Starry Disaster

March 4th

we are ordered chaos in

a broken cosmos: i dream of

starry disasters, meteorite

collisions 

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100 Books Reading Challenge

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Started a reading challenge project mid-spring. The goal: read 100 books by summer in a year. I’m inching along, albeit at a slower pace than I’d like. Figured posting the list on my blog would hold me accountable–also, I get to share cool books!

So here’s a list of books I’ve reading; I plan to update every 10 books or so. If you have any book recommendations, I’d love to hear them! 🙂

  1. One! Hundred! Demons!, Lynda Barry
  2. James and the Giant Peach, Roald Dahl
  3. The Absolutely True Diary of a Part-Time Indian, Sherman Alexie
  4. Here, Richard McGuire
  5. Zombie Survival Guide, Max Brooks
  6. Burned, Ellen Hopkins
  7. Is Everyone Hanging Out Without Me?, Mindy Kaling
  8. Walking Dead 1, Robert Kirkman
  9. Walking Dead 2, Robert Kirkman
  10. I Know Why The Caged Bird Sings, Maya Angelous
  11. Milk and Honey, Rupi Kaur
  12. Partner Track, Helen Wan
  13. Girl, Interrupted, Susanna Kaysen
  14. Kafka, R. Crumb
  15. Project Jennifer, Jill Rosenblatt
  16. Dignity, Donna Hicks
  17. Can We Talk About Something More Pleasant, Roz Chast
  18. Ginny Moon, Benjamin Ludwig
  19. Autobiography of Barefoot Gen, Nakazawa Keji
  20. Meow Meow, Jose Fonollosa
  21. Beautiful Darkness, Fabien Vehlmann
  22. Phenomenal Woman, Maya Angelou
  23. The Skin Above My Knees, Marcia Butler
  24. Essential Poems (To Fall in Love With), Daisy Goodwin
  25. Sailing Alone Around the Room, Billy Collins
  26. Future Tense, Paintings by Alex Gross
  27. Why Not Me?, Mindy Kaling
  28. Thirst, Poems by Mary Oliver
  29. Global Street Art, Lee Boffkin
  30. Men Without Women, Haruki Murakami
  31. Vintage Cisneros, Sandra Cisneros 
  32. Have You Seen Marie, Sandra Cisneros
  33. Woman Hollering Creek, Sandra Cisneros
  34. The Quiet Eye: A Way of Looking at Pictures, Sylvia Judson
  35. Blue Nights, Joan Didion 
  36. The House on Mango Street, Sandra Cisneros
  37. This is How You Lose Her, Junot Diaz
  38. The Embassy of Cambodia, Zadie Smith

(Updated Sept 18, 2017)

A Letter “On Kindness”

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Do you remember the time you were at Chipotle and you saw the lady with four children in tow and after ordering the food, four bowls total, she realized she didn’t have any money? And so you paid it for her?

And that was your kindness.

Obviously kindness, clearly kindness, without-a-doubt-kindness. As I read the poem by Aracelis Girmay titled “On Kindness”, I wondered about subtle forms of it, like when it isn’t just a hug or a peck or buying someone’s burrito bowls, but is, instead, your telling a wailing women you love her because she is yelling I want to kill myself I want to kill myself.

That love—that’s kindness too.

There are other forms of it that Aracelis Girmay writes about in her poem. The mail lady who says “hi baby” to you, and to the girl beside you, and to her cousin, and to her cousin’s best friend. The window that filters in light on a heady Sunday morning, reminding you have made it another day you’re alive you’re alive. The dog that comes panting up to you, looking overjoyed to see you, you, you—and that is kindness, too.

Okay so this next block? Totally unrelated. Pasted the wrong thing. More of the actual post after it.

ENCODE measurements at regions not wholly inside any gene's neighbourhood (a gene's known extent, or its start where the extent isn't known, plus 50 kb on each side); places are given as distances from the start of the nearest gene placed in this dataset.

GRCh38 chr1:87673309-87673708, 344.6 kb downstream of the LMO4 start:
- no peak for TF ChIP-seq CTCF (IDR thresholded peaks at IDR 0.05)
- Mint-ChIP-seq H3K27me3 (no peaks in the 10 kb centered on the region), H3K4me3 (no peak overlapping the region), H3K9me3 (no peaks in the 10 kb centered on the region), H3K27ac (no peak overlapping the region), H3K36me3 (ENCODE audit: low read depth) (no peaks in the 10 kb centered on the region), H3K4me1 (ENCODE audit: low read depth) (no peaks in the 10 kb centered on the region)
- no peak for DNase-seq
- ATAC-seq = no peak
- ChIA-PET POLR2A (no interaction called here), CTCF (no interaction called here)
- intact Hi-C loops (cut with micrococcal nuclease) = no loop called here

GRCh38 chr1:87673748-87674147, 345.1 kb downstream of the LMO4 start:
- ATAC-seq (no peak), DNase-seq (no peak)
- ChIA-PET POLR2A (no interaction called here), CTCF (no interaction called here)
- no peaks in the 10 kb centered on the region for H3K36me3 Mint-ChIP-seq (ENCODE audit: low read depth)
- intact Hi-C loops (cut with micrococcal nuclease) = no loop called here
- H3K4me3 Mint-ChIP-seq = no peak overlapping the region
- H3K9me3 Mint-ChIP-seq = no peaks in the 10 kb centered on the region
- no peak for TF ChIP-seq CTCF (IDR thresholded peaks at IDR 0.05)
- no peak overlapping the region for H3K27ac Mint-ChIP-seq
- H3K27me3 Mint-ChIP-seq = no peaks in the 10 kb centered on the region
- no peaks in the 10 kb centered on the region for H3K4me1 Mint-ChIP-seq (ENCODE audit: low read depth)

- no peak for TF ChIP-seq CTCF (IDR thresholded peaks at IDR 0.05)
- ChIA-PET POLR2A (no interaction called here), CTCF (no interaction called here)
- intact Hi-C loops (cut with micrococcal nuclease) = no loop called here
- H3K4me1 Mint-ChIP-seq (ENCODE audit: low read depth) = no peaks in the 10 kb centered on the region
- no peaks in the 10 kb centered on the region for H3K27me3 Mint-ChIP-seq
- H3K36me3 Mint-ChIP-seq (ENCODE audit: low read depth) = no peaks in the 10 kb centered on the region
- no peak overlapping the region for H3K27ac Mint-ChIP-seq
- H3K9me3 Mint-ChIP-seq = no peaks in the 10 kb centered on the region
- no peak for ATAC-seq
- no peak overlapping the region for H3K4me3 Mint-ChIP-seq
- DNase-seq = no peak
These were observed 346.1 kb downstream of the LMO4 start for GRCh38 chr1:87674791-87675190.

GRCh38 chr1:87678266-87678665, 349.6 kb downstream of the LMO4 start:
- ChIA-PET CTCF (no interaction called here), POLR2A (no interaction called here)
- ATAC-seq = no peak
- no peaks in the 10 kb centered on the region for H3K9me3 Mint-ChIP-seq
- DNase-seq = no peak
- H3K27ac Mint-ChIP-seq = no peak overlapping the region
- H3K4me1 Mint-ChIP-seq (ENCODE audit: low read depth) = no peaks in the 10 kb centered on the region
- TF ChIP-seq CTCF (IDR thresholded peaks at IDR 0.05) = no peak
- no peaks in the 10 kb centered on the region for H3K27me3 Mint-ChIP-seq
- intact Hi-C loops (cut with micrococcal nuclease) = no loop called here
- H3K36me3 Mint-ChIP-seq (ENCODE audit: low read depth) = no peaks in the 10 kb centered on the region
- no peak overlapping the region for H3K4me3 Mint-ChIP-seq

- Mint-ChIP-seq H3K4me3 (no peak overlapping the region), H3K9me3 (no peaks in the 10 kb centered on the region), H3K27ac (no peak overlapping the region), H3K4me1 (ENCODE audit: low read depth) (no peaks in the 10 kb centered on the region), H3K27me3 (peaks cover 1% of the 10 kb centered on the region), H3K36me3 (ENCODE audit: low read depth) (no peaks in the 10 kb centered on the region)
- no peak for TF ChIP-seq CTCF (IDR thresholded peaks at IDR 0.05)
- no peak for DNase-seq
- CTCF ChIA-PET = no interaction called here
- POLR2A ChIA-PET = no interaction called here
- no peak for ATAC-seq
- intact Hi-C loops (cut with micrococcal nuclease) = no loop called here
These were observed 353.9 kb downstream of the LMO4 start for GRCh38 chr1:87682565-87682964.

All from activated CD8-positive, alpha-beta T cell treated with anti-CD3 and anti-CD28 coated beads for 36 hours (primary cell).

Art, Shells and Inner Worlds

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Even though I see drawing and photography as, well, mostly solitary pursuits, ironically they act as ways I can connect with others. Or–if connecting’s too strong a word–at least sparking conversations with strangers. On airplanes, in libraries, in coffeeshops, on piers, etc. Sometimes we’ll talk briefly for two minutes–oh, what’re you drawing? or, I take photographs, too–and other times, for several hours.

For a while I worked on a photography project called the 100 Strangers Project. I’d talk to strangers (something I often do anyways), photograph them, then write about their stories on my blog. I guess it was a way of recording the conversations I’d had with so many different people, people whose paths I’d likely never cross again. These conversations were sprinkled across cities, across the country. Usually we’d bond over something small, or something that we shared in common (or maybe we didn’t). The person was an avid traveler and had visited my home country; they liked video games, too, and recommended one I’d play years later; we shared the same taste in weird TV shows, and their favorite was one that’d soon become my own. And like the quote that “everyone you meet has something to teach you”, I’d always learn something new about the person.

I stopped working on the project a few months ago–I’m notoriously bad at finishing what I start. Writing the descriptions also felt–what’s the word?–contrived, and I felt self-conscious, and so I’d have all these portraits and stories but I’d be too afraid to write them down. I still talk to strangers; I don’t take as many pictures, but I remember the few strangers I wrote about quite vividly. I remember their faces, the spaces where we met, the point in our conversation where you could tell they felt passionately about xyz. And that’s what I’d write about. Some of them emailed me afterwards, or vice versa, to say hi or follow up, to send links or snippets from their book.

A poet whose name I forgot wrote about how, without our inner worlds, we are merely shells. And we all have inner worlds. Sometimes we just get so wrapped up in our own that we forget, or simply don’t engage with, those of others–particularly strangers. We do it all the time. Talking with them and hearing their stories reminds me to peer outside my turtlish shell from time to time.